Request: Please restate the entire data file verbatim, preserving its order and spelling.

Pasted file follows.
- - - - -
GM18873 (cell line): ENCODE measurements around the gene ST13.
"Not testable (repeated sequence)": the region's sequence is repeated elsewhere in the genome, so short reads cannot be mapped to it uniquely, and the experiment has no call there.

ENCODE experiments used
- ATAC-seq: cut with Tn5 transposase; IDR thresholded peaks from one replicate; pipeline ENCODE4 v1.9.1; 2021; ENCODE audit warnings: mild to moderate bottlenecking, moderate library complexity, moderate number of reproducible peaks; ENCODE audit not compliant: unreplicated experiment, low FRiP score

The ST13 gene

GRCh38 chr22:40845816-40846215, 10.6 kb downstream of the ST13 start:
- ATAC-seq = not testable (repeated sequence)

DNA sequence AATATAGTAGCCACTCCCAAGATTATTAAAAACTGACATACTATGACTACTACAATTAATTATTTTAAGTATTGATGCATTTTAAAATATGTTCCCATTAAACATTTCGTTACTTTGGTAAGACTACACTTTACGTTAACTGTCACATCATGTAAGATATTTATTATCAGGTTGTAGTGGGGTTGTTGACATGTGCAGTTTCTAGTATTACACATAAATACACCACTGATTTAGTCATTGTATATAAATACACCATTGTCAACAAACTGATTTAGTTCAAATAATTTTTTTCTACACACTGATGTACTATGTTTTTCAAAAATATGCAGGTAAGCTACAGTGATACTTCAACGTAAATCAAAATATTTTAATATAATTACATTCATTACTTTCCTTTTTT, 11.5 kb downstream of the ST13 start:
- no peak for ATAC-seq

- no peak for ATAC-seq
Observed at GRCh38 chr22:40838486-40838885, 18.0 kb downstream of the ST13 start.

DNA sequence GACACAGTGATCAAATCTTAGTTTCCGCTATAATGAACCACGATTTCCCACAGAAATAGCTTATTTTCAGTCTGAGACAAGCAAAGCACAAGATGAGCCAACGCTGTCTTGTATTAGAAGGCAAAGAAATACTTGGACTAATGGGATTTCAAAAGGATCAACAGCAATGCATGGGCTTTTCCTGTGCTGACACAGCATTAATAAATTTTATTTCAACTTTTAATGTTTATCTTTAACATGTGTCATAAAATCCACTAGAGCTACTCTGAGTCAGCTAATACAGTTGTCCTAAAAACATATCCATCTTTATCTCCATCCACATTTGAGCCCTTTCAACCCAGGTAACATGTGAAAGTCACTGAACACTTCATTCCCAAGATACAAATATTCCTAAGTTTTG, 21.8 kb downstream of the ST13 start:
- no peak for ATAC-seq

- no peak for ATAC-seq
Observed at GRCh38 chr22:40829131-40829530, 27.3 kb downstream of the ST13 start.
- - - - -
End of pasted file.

GM18873 (cell line): ENCODE measurements around the gene ST13.
"Not testable (repeated sequence)": the region's sequence is repeated elsewhere in the genome, so short reads cannot be mapped to it uniquely, and the experiment has no call there.

ENCODE experiments used
- ATAC-seq: cut with Tn5 transposase; IDR thresholded peaks from one replicate; pipeline ENCODE4 v1.9.1; 2021; ENCODE audit warnings: mild to moderate bottlenecking, moderate library complexity, moderate number of reproducible peaks; ENCODE audit not compliant: unreplicated experiment, low FRiP score

The ST13 gene

GRCh38 chr22:40845816-40846215, 10.6 kb downstream of the ST13 start:
- ATAC-seq = not testable (repeated sequence)

DNA sequence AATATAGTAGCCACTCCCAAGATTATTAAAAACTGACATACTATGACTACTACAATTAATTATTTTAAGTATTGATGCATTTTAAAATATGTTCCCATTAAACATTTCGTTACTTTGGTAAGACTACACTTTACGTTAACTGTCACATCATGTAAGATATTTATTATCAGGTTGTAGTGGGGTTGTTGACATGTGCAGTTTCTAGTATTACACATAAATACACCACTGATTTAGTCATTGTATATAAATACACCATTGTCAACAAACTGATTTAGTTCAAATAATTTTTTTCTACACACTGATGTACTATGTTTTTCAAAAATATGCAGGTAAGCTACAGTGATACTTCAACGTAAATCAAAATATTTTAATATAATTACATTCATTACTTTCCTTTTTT, 11.5 kb downstream of the ST13 start:
- no peak for ATAC-seq

- no peak for ATAC-seq
Observed at GRCh38 chr22:40838486-40838885, 18.0 kb downstream of the ST13 start.

DNA sequence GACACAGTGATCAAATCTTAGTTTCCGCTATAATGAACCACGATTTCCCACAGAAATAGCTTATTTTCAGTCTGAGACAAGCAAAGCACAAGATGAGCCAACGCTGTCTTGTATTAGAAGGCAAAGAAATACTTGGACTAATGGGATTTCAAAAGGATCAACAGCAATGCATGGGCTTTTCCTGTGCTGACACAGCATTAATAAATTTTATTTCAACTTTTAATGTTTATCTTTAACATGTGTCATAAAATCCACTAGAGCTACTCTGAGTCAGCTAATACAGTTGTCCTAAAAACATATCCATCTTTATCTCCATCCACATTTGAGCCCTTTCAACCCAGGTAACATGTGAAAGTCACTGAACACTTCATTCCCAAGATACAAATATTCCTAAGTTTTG, 21.8 kb downstream of the ST13 start:
- no peak for ATAC-seq

- no peak for ATAC-seq
Observed at GRCh38 chr22:40829131-40829530, 27.3 kb downstream of the ST13 start.